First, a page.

With the recent publication of the Global Cybersecurity Index (GCI) by the International Telecommunication Union (ITU) – a specialised United Nations agency for information and communication technologies (ICT) – Malaysia can target becoming a cybersecurity hub in Southeast Asia. According to the new report, the country ranks joint 5th out of 194 countries and has a global score of 98.06. The nearest countries on the list from the region are Singapore in 4th with a 98.52 score, and Indonesia and Vietnam, currently ranked 24th and 25th, with 94.88 and 94.59, respectively.
The GCI survey analysed countries’ cybersecurity positions, gaps, and practices to help them improve their approaches. It also highlighted measures taken by leaders to boost their cyber capacities and address the ever-evolving online risks. The researchers received 150 questionnaires mapping five pillars for evaluation: cyber laws, national strategies, capacity building, cooperation, and technical measures.
Since 2014, Malaysia has established itself as one of the most prepared nations in relation to cybersecurity. Eight years later, the GCI report shows the country is strong in legal, cooperative, and capacity development measures but needs to improve its technical and organisational approaches. The cybersecurity trends in Malaysia and the rest of the world show that countries will face many technological challenges in the years to come.
Cybersecurity challenges facing Malaysia
One of the primary challenges is increasing cybersecurity vulnerabilities because of new technology like the Internet of Things (IoT). Moreover, the shift to telecommuting because of the COVID-19 crisis opens up the possibility of computer viruses and malware, which pose a significant threat to data safety.
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Secondly, ransomware has become a popular tool for hackers as it facilitates encrypting stolen data and obtaining financial rewards from the victims in exchange. In the first half of 2021, cybersecurity giant Trend Micro stopped 40.9 billion email threats, malicious files and dangerous links, while malware surged by 160% to 6.60 million.
Many areas are lagging, especially in individual and critical infrastructure protection. Cybercriminals and hostile nations are targeting multiple sectors, from finance, energy, health, and others, to undermine or harm the country. In addition, there is an inadequate lack of cybersecurity skills training for sector-specific solutions.
The last issue is the rising population in Malaysia and their increased digital services usage, which puts them at risk on the internet. The eConomy 2020 report by Google, Temasek, and Bain & Company found that citizens were spending more time online than before the pandemic, and they intended to continue using online services going forward.
Areas to improve to become a cybersecurity hub
According to the Digital Trust Insights Survey 2021 by PriceWaterhouseCoopers (PWC), 70% of the respondents said they would change their cybersecurity strategy because of COVID-19. People working from home endure privacy concerns, untold risks when transferring documents, and the potential theft of their identities or office credentials. Solving these vulnerabilities keeps the company and its employees safe.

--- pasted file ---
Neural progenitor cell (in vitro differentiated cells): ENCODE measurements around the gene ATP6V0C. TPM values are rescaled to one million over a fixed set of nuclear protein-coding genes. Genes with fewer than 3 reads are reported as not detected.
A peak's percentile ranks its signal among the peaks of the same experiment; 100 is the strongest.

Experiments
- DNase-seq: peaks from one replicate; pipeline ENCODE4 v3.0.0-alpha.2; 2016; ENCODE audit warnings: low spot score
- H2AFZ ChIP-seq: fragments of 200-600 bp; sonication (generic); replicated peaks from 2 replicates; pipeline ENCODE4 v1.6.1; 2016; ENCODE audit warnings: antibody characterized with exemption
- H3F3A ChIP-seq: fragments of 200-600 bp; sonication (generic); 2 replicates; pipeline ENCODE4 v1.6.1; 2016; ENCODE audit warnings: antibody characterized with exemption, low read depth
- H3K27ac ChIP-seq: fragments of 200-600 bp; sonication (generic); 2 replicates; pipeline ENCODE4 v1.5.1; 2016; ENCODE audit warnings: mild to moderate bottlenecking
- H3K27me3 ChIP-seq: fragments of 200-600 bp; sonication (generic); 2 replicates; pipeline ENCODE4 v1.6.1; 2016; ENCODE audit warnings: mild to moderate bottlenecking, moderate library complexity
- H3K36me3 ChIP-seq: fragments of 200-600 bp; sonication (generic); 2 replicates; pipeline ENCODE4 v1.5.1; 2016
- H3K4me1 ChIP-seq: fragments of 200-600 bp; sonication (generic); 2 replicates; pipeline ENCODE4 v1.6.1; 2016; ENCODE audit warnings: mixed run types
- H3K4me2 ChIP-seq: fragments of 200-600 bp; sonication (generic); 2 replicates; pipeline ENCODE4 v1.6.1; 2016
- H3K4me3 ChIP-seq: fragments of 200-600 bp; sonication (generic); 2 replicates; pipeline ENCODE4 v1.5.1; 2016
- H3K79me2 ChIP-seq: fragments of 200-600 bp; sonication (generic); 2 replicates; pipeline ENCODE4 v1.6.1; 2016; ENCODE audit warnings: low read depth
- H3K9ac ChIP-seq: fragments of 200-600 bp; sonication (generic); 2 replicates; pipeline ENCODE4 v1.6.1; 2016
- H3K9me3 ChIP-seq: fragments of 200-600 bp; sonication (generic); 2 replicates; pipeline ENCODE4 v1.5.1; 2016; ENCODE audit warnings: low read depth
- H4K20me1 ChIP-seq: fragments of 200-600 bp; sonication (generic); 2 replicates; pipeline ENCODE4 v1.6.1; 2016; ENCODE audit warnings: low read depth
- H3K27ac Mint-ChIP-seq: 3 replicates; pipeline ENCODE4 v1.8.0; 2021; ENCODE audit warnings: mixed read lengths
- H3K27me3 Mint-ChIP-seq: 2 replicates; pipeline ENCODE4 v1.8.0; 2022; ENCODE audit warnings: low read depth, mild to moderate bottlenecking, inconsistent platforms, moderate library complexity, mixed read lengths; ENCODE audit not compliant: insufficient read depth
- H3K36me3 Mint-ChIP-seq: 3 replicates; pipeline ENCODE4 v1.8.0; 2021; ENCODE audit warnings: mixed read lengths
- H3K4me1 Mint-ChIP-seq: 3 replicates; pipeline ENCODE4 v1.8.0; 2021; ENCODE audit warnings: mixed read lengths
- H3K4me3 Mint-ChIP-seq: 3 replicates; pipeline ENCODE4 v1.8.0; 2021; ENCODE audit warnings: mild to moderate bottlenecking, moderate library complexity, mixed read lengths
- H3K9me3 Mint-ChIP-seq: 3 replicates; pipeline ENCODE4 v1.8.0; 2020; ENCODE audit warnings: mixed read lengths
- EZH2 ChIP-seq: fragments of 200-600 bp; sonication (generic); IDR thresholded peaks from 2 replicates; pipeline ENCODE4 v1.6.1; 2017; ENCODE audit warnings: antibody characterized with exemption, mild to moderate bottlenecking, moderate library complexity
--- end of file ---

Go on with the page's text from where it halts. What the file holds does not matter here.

Furthermore, organisations are looking to invest more to boost their cyber resilience, with 63% of respondents thinking of new ways to budget for online safety activities.
The survey highlighted the shortage of cybersecurity talent in the market, with 64% confirming they would add to their cybersecurity team numbers within the next 12 months. The most sought-after skills included online security knowledge and data analysis and management. In addition, companies can focus on upskilling their employees to meet the demand for talent in cyber safety.
Significant investment should be directed toward CyberSecurity Malaysia, an agency under the Ministry of Communications and Multimedia Malaysia. The agency promotes innovations and initiatives to protect digital systems from various dangers. It also handles online security responses, outreach, capacity development, and industry research.
The country should continue its CyberSecurity Strategy approach, which outlines areas requiring improvement to mitigate threats when browsing online. Malaysia passed the National Cyber Security Policy (NCSP) in 2006 to defend the Critical National Information Infrastructure (CNII). Moreover, it set up the National Cyber Security Agency (NACSA) to tackle sophisticated global cybersecurity risks that cause socio-economic damage.
Finally, Malaysia’s National Cyber Crisis Exercise, otherwise known as X-Maya, tests the crisis management plans’ effectiveness to cope with cybersecurity threats. Thus far, there have been six annual exercises to check the country’s readiness in dealing with dangerous online incidents.
There is a pressing need to enhance cyber capacities worldwide as nations transform into digital economies. The cybersecurity trends in Malaysia indicate that the country is already ahead of the curve in implementing vital policies and regulations, which will keep its citizens safe online. Risks remain in investment shortages, inadequate laws, and a vulnerable populace.
Regardless, Malaysia has done enough to position itself as a cybersecurity hub in Southeast Asia. It will take a lot of time, strategy, and investment for other countries in the region to catch up.